Does your wood-burning stove or fireplace feature glass doors on the front? If so, you may discover black smoke stains on it after building a fire. The smoke stains generally form on the interior surface of the glass, and while they generally won’t harm the structural integrity of your stove or fireplace, they can create an unsightly appearance. With the right preventative measures and a little bit of cleaning, however, you can protect your wood-burning stove or fireplace from smoke stains.
Why Stoves and Fireplaces Feature Glass Doors
Upon discovering smoke stains on the front of your wood-burning stove or fireplace, you may feel compelled to simply remove the glass doors. After all, if the glass doors are removed, smoke stains can’t develop on them. While removing the glass doors is always an option, it’s generally best to leave them in your wood-burning stove or fireplace.
Wood-burning stoves and fireplaces don’t use just any type of glass. Rather, they feature a special type of heat- and shock-resistant glass known as tempered glass. Even when exposed to the heat of a crackling fire, it won’t melt or crack. Tempered glass is designed to withstand the heat-related stress of fires, making this material an excellent choice for stove and fireplace doors.
Most importantly, glass doors increase the performance of your wood-burning stove or fireplace. When the glass doors are closed, they’ll trap some heat inside the wood-burning stove or fireplace while also radiating heat into the surrounding space. As the glass doors heat up, they’ll project heat into your living home. Removing the glass doors, on the other hand, allows heat to easily escape, thereby reducing the performance of your wood-burning stove or fireplace. So, instead of removing your stove’s or fireplace’s glass doors, follow these tips to protect them smoke stains.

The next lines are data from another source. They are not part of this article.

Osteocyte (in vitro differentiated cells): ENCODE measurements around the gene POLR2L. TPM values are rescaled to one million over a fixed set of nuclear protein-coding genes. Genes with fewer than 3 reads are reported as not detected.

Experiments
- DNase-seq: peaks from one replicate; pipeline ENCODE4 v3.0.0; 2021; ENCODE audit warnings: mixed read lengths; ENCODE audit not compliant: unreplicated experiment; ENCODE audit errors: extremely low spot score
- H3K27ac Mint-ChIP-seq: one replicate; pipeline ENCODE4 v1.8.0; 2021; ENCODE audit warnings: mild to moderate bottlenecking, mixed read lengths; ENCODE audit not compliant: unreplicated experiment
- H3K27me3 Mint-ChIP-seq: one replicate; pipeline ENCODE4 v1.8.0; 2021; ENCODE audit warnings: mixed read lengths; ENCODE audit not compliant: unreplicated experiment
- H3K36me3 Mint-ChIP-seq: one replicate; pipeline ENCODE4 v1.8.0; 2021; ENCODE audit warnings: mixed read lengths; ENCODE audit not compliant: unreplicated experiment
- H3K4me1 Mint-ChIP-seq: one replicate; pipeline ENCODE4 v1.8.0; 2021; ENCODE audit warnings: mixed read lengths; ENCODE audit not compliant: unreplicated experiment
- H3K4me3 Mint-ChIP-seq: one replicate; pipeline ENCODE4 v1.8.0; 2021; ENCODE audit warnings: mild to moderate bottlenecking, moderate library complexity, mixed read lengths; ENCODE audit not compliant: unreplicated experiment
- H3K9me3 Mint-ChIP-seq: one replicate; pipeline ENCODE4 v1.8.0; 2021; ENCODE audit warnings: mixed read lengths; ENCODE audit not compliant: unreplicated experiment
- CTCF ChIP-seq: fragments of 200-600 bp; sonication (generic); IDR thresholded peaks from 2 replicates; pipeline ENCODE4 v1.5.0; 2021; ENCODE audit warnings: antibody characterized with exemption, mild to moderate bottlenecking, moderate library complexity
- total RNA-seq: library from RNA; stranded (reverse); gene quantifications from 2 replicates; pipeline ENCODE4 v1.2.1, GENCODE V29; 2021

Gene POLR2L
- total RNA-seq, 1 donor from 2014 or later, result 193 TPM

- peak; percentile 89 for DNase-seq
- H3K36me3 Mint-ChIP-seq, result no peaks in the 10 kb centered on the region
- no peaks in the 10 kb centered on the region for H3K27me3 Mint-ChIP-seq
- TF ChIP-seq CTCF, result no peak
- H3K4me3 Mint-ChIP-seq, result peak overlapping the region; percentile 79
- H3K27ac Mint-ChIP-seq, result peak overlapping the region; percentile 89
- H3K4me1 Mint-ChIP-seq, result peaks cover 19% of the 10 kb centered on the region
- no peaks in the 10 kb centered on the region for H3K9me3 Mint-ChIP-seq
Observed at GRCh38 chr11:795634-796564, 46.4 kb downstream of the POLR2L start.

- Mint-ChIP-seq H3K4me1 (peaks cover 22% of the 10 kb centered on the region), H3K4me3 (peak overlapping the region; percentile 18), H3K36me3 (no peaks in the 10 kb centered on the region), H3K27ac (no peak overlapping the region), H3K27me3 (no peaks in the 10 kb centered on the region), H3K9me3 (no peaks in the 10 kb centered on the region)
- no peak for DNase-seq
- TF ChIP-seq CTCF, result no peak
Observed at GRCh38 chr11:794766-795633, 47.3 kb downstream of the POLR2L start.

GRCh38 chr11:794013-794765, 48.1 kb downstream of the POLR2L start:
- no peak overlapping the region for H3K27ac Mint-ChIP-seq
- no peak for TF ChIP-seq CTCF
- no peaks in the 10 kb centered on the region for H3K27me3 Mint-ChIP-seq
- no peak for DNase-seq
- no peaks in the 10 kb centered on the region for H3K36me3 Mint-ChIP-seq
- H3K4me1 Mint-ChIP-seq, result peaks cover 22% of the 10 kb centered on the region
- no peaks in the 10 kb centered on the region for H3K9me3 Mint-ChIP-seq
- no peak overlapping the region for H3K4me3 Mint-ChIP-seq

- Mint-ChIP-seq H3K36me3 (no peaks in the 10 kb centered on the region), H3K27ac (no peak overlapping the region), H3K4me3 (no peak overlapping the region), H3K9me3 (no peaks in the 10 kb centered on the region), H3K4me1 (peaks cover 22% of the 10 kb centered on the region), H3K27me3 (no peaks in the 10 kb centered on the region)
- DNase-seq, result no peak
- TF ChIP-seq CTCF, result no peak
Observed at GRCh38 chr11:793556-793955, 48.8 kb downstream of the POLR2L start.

Place Firewood Close to the Glass Doors
Smoke stains are less likely to occur if you place your firewood close to the glass doors. Some people assume that placing their firewood at the back of their stove or fireplace — where it’s far away from the glass doors — will prevent smoke stains. In reality, this increases the risk of smoke stains by creating a cooler surface temperature on the glass.
Smoke stains occur when unburned wood matter is released into the air in the form of smoke. By placing your firewood close to the glass doors, the glass will become hotter, allowing for a more efficient and complete combustion process that minimizes the risk of smoke stains. This won’t necessarily prevent smoke stains from occurring. When used in conjunction with the other preventative measures listed here, though, it can help you maintain crystal-clear transparency with your stove’s or fireplace’s glass doors.
Build Larger Fires
Another way to prevent smoke stains on your stove’s or fireplace’s glass doors is to build larger fires. As previously mentioned, smoke stains are the result of unburned wood matter being released into the air. If you build a fire with just two or three small logs, you can expect a lower temperature. Granted, the wood logs may ignite and burn, but the lower temperature will likely result in excess smoke.
To keep your glass doors clear and smoke free, you should build larger fires using more logs. Depending on the size of the logs, you may be able to use three to six logs. With more logs, your fire will burn hotter to reduce the risk of smoke stains on your stove’s or fireplace’s glass doors.
Use Kiln Dried Firewood